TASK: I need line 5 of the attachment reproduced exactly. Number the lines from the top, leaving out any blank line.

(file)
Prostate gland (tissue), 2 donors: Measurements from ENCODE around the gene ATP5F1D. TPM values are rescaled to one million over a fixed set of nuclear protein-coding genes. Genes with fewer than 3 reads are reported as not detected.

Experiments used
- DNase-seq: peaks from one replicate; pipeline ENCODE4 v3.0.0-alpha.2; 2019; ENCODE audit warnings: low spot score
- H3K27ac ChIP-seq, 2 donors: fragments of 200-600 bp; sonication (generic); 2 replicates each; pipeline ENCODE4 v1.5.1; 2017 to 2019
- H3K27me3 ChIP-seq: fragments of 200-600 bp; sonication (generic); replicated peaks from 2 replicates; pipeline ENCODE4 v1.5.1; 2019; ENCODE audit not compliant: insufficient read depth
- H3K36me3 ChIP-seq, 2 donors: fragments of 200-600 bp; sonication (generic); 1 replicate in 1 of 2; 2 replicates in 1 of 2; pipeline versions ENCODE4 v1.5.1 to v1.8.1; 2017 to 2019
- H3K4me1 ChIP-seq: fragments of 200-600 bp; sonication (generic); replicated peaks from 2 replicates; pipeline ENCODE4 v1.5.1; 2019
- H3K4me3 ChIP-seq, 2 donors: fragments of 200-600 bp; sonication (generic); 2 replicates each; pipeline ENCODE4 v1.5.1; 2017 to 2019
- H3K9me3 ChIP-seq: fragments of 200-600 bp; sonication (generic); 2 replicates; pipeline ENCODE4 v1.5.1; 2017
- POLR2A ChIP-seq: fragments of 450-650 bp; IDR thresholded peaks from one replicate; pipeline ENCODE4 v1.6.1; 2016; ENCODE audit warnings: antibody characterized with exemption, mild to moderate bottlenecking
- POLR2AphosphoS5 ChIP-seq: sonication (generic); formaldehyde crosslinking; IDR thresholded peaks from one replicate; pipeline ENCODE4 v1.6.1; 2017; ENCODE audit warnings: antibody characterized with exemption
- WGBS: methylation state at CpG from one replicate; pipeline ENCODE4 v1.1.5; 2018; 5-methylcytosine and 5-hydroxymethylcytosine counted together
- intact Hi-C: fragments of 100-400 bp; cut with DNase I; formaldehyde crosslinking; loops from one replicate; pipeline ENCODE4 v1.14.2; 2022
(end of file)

- H3K27me3 ChIP-seq: fragments of 200-600 bp; sonication (generic); replicated peaks from 2 replicates; pipeline ENCODE4 v1.5.1; 2019; ENCODE audit not compliant: insufficient read depth